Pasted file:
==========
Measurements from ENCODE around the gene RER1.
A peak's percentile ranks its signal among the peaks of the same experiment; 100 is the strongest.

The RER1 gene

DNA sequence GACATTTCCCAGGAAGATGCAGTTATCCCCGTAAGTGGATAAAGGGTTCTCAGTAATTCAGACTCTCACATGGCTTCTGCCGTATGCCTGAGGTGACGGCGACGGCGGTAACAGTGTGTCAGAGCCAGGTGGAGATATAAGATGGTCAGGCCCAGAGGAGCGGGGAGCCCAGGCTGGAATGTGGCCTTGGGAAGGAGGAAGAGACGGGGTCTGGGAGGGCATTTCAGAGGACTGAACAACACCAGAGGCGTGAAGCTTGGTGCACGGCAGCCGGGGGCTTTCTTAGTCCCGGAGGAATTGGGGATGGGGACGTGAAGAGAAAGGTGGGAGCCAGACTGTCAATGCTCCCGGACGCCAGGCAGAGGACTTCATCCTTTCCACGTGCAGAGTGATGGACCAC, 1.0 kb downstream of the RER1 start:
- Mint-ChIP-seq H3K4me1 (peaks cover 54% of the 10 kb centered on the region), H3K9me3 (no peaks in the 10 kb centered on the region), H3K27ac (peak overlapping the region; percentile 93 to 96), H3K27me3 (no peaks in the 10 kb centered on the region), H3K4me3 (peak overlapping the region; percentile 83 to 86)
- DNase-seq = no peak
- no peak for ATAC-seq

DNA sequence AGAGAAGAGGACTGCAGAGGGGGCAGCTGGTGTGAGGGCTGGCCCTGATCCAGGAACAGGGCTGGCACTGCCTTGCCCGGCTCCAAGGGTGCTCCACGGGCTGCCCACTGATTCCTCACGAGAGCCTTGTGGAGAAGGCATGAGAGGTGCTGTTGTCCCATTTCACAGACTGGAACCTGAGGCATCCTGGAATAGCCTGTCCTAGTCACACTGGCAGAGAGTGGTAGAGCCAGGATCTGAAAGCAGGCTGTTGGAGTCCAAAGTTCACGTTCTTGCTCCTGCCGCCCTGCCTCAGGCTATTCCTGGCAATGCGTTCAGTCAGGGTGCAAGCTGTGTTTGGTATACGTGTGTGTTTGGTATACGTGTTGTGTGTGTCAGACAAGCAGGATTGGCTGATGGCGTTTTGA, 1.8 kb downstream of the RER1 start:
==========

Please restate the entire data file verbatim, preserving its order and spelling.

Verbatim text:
Measurements from ENCODE around the gene RER1.
A peak's percentile ranks its signal among the peaks of the same experiment; 100 is the strongest.

The RER1 gene

DNA sequence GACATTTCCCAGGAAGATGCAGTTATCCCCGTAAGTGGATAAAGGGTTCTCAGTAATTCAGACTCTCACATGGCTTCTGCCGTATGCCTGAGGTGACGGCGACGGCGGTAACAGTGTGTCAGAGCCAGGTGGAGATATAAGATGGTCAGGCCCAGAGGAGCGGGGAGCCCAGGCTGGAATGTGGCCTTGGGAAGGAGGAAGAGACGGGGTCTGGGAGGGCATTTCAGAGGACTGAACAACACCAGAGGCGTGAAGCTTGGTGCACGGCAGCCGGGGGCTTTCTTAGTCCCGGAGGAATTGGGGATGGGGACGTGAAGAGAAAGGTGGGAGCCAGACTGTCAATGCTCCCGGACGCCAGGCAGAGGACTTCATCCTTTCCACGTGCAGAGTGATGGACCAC, 1.0 kb downstream of the RER1 start:
- Mint-ChIP-seq H3K4me1 (peaks cover 54% of the 10 kb centered on the region), H3K9me3 (no peaks in the 10 kb centered on the region), H3K27ac (peak overlapping the region; percentile 93 to 96), H3K27me3 (no peaks in the 10 kb centered on the region), H3K4me3 (peak overlapping the region; percentile 83 to 86)
- DNase-seq = no peak
- no peak for ATAC-seq

DNA sequence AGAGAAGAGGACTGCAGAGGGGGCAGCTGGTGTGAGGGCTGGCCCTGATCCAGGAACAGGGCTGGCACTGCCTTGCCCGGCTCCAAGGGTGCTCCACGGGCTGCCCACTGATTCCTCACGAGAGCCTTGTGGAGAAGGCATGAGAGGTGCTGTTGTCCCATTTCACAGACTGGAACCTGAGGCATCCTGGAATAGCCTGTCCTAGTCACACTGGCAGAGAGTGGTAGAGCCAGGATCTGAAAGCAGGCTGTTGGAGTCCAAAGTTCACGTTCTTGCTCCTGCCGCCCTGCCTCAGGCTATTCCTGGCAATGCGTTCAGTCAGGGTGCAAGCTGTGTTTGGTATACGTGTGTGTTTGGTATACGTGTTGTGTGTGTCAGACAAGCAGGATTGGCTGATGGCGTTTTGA, 1.8 kb downstream of the RER1 start: